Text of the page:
The first step in executing a prefetch is translating the virtual data address to a physical address. Address translation is accelerated in modern RISC processors through a ``translation lookaside buffer'' (TLB), which is simply a cache of recent virtual-to-physical address mappings. Hence the first question is whether a prefetch should be dropped if its virtual address does not match an entry in the TLB-otherwise a TLB fault handler must be run, which is a relatively expensive operation.
The answer to this question is complicated by two conflicting goals. On the one hand, we would like to hide the latency in situations where we are legitimately suffering frequent TLB misses, and this cannot occur if the prefetch is dropped. An example would be code that iterates across the outer dimensions of large matrices, in which case each reference may be to a unique page. On the other hand, one of the desirable properties of prefetch instructions (as mentioned earlier in Section ) is that they are free to reference invalid addresses, in which case we would like to drop the prefetch with minimal performance loss. Since TLBs do not contain invalid address mappings, an invalid address can only be detected by performing full address translation, hence suffering the cost of a TLB miss (which can potentially be hundreds of cycles). This second scenario may occur frequently in code containing pointers and other indirect references, in which case this TLB miss overhead may be prohibitively expensive.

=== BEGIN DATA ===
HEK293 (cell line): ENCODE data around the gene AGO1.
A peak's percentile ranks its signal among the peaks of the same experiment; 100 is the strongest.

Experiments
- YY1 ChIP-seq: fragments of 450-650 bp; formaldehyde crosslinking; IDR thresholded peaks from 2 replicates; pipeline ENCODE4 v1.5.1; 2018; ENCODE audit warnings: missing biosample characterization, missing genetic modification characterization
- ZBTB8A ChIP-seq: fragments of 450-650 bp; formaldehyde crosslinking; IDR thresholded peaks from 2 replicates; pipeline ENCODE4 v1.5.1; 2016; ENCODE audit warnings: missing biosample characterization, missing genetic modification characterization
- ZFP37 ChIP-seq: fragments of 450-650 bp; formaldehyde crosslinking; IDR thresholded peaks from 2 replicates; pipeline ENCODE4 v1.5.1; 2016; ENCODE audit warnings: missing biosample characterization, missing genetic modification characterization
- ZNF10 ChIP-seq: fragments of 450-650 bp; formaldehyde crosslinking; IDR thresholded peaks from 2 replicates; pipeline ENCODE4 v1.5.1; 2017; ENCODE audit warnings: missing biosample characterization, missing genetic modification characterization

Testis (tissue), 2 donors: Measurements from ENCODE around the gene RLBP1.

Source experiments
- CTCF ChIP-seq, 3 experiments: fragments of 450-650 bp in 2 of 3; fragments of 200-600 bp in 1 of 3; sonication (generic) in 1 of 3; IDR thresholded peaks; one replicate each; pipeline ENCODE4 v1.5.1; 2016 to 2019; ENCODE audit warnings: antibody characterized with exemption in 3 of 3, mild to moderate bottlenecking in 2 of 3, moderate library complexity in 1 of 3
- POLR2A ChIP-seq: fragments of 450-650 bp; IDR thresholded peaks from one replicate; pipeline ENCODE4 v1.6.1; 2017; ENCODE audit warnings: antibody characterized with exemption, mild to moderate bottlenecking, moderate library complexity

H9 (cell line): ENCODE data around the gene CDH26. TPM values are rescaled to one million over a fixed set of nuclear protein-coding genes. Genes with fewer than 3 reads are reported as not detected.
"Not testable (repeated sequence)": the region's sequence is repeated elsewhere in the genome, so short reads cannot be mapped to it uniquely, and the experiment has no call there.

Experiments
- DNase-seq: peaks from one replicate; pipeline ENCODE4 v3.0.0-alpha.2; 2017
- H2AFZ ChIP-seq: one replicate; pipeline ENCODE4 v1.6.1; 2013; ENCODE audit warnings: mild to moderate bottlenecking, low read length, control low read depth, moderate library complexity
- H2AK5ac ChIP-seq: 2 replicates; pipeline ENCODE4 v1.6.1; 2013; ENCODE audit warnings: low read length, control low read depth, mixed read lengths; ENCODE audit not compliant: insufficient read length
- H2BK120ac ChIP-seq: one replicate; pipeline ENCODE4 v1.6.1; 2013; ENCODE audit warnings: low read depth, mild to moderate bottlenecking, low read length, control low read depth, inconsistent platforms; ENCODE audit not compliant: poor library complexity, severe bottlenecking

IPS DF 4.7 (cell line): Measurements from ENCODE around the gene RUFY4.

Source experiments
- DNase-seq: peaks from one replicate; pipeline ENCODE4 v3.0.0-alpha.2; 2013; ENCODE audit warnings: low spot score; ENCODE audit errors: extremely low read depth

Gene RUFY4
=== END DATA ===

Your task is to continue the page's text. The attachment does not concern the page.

Although choosing between these two goals is difficult, since each is important given its own scenario, we can start by comparing their expected frequencies. The case where legitimate TLB misses are occurring frequently is somewhat unlikely for the following reasons. First, it can only be a sustained problem for applications having both very large data sizes and very large (at least a page) strides. Although both of these may occur in some scientific codes, it is far more common to see smaller strides as the code iterates through inner dimensions of matrices. Smaller strides are advantageous since they can exploit spatial locality by reusing cache lines, and we would expect locality optimizations such loop interchange (as demonstrated in Section ) to continue enhancing this in the future. Second, since legitimate TLB misses would occur even without prefetching, then presumably processor designers have already dealt with this problem by making the TLB sufficiently large. In contrast, invalid prefetch addresses may occur frequently in any code containing indirect references (hopefully not, but it is a possibility). This is independent of both data size and the number of TLB entries. Also, given the inherent difficulty in prefetching code containing recursive data structures (as we encountered with PTHOR and BARNES in Section ), the additional burden of TLB miss penalties on invalid addresses is likely to make the task hopelessly frustrating. Therefore if a default policy must be chosen, it is probably better to drop prefetches on TLB misses.
An alternative to choosing a fixed policy is to allow the software to select the more appropriate policy by making use of the prefetch hint bits described earlier in Section . For example, there could be two types of prefetches: ``speculative'' prefetches, which should be dropped on TLB misses since the address may be invalid, and ``non-speculative'' prefetches, where it is better to suffer the TLB miss for the sake of hiding the latency. This approach satisfies both goals, and may lead to the best overall performance.
Once a valid physical addresses has been computed for a prefetch, it is ready to be issued to the memory subsystem. The mechanics of how a prefetch normally proceeds through the memory subsystem will be discussed later in Section . However, even after a prefetch has been issued to the memory subsystem, it is still possible to abort it before it completes. The scenario where this might make sense is when the memory subsystem queues are already full, and the prefetch cannot proceed without stalling the processor, as we will discuss next.